Intel officials are confirming that the company’s first 10-nanometer server processor will launch in 2020, with two more 14nm chips coming to market during the next two years.
At the chip vendor’s Data-Centric Innovation Summit Aug. 8, Navin Shenoy, executive vice president and general manager of Intel’s Data Center Group, unveiled a Xeon roadmap that shows 14nm Cascade Lake chips being released later this year, followed by the 14nm Cooper Lake chips in late 2019 and the 10nm Ice Lake processors in 2020.
Each of the generations of Xeon processors will come with a range of enhancements that will drive system performance improvements in traditional data center applications as well as emerging workloads such as artificial intelligence (AI), machine learning and data analytics, according to Shenoy.
They also highlight the chip maker’s evolving platform and solutions strategy that includes a fast-expanding portfolio that goes beyond processors and extends into such areas memory, networking, storage, security and AI.
That strategy is a key part of Intel’s efforts at a time when the data center chip space is becoming more competitive with a stronger Advanced Micro Devices, IBM and Arm-based processor makers like Cavium, with its ThunderX2 systems-on-a-chip (SoCs) all working to win bigger market shares.
Shenoy and other Intel executives also emphasized the company’s broad product portfolio and how it fits into the larger market strategy when asked by analysts at the event about the increasingly competitive chip landscape. A number of analysts talked about concern in the industry about Intel’s delay in launching 10nm processors at a time when AMD is getting ready to roll out 7nm chips as early as next year.
Shenoy said discussions with customers involve more than simply silicon.
“We’re not talking to them about just microprocessors,” he said. “We talk to them about silicon photonics, we talk to them about smart NICs, and we talk to them about Optane persistent memory and we talk to them about FPGAs [field-programmable gate arrays] and we talk to them about custom ASICs. That breadth of our portfolio that we have and our ability to stitch those capabilities together to deliver higher levels of performance is a big-time difference between the way we were viewed five years ago and the way at least that we think about ourselves now.”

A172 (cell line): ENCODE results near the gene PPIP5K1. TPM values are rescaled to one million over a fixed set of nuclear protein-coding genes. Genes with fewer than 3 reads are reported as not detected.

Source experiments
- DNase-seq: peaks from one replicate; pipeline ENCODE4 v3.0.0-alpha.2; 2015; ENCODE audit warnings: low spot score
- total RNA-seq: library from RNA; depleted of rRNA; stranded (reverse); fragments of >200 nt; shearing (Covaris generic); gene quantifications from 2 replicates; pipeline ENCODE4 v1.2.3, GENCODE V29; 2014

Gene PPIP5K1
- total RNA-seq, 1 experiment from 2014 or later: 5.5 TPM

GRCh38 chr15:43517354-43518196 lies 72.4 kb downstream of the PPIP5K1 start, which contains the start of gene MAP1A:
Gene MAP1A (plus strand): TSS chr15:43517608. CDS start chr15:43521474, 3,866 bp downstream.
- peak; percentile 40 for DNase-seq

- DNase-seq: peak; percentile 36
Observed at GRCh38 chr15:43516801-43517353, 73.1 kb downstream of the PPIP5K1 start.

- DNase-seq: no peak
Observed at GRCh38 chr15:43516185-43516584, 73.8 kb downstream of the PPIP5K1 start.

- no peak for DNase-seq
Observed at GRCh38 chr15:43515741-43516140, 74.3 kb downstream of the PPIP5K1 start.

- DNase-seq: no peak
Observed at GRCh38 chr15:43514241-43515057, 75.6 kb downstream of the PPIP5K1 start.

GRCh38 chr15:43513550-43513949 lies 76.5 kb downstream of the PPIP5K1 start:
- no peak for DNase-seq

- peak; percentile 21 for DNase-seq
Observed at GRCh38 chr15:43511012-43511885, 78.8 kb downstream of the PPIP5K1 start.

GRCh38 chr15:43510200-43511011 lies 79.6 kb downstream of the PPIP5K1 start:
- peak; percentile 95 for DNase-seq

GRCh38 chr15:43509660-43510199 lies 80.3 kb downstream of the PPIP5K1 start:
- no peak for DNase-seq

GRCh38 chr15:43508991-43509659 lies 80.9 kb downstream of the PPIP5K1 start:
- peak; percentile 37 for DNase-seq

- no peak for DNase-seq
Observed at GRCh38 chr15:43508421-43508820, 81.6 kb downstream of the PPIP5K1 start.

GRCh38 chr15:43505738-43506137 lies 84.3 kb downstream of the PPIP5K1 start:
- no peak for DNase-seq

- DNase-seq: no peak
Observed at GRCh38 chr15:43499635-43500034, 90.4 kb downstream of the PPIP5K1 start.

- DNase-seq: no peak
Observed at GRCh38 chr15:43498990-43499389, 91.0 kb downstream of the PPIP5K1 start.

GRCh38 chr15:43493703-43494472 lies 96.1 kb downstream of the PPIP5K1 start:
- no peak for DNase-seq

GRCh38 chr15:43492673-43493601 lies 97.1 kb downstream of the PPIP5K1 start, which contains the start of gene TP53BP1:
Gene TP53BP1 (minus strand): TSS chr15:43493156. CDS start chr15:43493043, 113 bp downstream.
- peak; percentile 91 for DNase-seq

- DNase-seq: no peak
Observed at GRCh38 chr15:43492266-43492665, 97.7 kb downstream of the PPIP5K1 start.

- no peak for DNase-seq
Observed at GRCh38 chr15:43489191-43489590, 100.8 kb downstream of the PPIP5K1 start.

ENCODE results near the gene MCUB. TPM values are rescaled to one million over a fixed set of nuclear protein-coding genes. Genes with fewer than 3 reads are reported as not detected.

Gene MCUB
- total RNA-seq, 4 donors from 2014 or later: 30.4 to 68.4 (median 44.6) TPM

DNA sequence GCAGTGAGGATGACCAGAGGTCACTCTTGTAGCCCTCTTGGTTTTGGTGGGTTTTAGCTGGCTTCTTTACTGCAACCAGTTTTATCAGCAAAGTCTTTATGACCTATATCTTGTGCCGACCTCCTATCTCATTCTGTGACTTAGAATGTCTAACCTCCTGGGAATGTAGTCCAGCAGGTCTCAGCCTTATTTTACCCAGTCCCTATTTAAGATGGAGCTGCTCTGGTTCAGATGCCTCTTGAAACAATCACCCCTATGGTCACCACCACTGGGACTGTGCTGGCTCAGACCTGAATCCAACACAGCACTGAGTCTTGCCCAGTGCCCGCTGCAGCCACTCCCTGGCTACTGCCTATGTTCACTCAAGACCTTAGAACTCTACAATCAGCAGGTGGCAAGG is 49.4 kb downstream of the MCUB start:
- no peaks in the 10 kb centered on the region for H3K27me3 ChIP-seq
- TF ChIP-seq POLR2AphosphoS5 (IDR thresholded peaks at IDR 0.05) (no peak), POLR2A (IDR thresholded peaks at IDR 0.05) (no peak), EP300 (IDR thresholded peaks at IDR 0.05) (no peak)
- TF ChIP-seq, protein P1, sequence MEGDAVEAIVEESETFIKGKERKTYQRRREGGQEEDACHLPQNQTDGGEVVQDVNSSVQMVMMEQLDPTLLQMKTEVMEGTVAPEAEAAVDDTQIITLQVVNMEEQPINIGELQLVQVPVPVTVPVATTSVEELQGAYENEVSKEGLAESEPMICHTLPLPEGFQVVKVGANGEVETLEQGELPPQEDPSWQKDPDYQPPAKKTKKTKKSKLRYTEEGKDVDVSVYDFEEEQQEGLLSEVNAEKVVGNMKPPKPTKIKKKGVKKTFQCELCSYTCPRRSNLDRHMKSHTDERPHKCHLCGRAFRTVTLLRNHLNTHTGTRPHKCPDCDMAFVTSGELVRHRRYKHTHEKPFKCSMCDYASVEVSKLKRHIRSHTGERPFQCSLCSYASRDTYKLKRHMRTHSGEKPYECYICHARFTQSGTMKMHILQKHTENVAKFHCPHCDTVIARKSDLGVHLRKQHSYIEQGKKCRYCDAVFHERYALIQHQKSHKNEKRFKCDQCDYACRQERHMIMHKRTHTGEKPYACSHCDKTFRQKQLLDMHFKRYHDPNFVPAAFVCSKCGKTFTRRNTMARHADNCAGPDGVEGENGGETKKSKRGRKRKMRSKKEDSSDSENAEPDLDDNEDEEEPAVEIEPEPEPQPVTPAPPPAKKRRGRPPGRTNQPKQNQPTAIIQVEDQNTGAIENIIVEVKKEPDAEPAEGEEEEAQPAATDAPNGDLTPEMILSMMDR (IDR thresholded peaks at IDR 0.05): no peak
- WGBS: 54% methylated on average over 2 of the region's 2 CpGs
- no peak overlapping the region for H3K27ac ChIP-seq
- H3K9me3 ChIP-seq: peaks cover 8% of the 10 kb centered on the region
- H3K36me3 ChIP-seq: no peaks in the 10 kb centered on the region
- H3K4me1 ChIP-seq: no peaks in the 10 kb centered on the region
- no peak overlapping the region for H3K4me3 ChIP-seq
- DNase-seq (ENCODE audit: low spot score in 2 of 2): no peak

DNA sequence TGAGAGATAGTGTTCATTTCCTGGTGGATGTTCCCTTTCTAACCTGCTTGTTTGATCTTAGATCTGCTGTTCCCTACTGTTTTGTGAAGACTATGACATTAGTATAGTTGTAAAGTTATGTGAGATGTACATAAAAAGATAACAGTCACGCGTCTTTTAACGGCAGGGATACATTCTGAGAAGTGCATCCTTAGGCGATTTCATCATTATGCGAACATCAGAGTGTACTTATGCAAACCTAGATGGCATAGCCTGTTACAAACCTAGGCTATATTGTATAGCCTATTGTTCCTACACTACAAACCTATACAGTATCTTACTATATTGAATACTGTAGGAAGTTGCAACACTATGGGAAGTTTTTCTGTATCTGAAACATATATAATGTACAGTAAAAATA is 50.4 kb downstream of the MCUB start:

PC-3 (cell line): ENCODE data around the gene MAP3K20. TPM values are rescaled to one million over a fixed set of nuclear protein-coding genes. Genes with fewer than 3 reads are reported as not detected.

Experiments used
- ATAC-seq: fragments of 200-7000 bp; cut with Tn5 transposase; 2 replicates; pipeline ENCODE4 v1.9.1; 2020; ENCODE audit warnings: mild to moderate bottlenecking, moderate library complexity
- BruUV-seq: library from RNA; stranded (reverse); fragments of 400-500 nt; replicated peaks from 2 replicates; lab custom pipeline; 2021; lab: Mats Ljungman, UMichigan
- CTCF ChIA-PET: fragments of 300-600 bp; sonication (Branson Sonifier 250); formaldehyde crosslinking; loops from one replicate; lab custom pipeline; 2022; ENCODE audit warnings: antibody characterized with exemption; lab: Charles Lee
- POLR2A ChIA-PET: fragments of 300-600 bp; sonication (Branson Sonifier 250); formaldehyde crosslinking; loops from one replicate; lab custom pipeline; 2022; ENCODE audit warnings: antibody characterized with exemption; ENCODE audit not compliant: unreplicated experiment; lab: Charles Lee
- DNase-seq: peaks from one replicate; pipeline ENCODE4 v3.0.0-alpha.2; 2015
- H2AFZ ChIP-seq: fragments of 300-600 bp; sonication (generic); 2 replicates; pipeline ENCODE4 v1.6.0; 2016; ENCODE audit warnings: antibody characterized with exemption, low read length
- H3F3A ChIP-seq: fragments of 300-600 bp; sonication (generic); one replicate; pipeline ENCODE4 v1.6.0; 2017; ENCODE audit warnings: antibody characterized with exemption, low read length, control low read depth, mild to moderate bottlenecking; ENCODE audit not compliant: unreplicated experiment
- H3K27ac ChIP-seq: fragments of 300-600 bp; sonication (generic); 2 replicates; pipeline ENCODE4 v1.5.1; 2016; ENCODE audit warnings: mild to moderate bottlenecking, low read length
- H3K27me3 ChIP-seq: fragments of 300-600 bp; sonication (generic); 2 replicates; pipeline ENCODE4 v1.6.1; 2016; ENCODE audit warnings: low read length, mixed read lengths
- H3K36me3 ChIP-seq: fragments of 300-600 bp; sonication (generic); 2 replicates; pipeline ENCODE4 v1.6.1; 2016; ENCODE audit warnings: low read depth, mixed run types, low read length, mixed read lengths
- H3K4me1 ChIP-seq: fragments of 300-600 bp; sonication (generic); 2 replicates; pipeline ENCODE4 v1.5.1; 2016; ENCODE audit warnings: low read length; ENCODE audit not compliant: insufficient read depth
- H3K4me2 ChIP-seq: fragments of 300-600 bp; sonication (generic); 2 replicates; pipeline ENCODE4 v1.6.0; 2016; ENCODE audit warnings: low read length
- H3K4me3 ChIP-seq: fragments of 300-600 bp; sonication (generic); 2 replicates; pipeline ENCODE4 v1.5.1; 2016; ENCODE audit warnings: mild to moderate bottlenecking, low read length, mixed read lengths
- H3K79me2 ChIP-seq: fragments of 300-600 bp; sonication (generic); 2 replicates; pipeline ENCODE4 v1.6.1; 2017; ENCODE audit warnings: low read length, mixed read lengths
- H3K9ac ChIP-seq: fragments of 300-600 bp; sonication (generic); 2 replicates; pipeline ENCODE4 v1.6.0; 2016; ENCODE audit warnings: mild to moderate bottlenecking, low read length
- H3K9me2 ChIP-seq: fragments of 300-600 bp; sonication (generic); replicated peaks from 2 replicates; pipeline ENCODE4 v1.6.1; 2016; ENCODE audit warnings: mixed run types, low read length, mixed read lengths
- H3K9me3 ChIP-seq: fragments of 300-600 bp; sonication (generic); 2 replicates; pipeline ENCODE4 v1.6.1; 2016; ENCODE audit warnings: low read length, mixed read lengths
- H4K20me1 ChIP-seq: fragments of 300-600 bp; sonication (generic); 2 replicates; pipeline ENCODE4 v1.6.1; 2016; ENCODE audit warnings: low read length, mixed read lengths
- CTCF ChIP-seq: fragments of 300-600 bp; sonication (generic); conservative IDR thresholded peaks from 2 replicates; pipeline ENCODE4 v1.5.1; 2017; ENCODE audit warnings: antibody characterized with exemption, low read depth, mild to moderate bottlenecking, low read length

The upcoming Xeon chips will leverage many of these other technologies. Cascade Lake will include a new integrated memory controller that will allow support for Optane DC, a new technology that Intel began shipping to select customers this week. Optane DC will deliver fast and affordable memory technology that will drive performance gains for certain analytics queries of as much as eight times that of configurations that rely on DRAM only.
It also will include an embedded AI accelerator called DL Boost, which will speed deep learning inference workloads, including image recognition capabilities 11 times faster than the Skylake Xeon chips released last year.
Cooper Lake will include more performance improvements, new I/O features and another new AI extension called Bfloat16 that will speed up AI and deep learning training. There also will be more innovations related to Optane DC. Ice Lake will roll out in 2020 and will share a common platform with Cooper Lake.
Along with the new chips, Intel also will roll out new pre-validated, pre-integrated software and hardware solutions with Cascade Lake. The company launched several such solutions developed with about 30 system makers to make it easier for customers to deploy and use the technologies in such areas as high-performance computing, analytics and hybrid clouds. The new offerings will cover AI, blockchain and SAP HANA in-memory systems.
Shenoy said that with the expanded product portfolio and broader strategy, the addressable market that Intel is looking at will hit about $200 billion by 2022, and that the company now only holds about 20 percent of those technology markets.
Segments such as AI already are paying off for Intel. Last year, the company generated more than $1 billion in revenue from end users running AI workloads on Xeon-based systems in the data center.
“We’ve entered a new era of data-centric computing,” he wrote in a post on the company blog. “The proliferation of the cloud beyond hyperscale and into the network and out to the edge, the impending transition to 5G, and the growth of AI and analytics have driven a profound shift in the market, creating massive amounts of largely untapped data,” Shenoy wrote.
“When you add the growth in processing power, breakthroughs in connectivity, storage, memory and algorithms, we end up with a completely new way of thinking about infrastructure,” Shenoy asserted.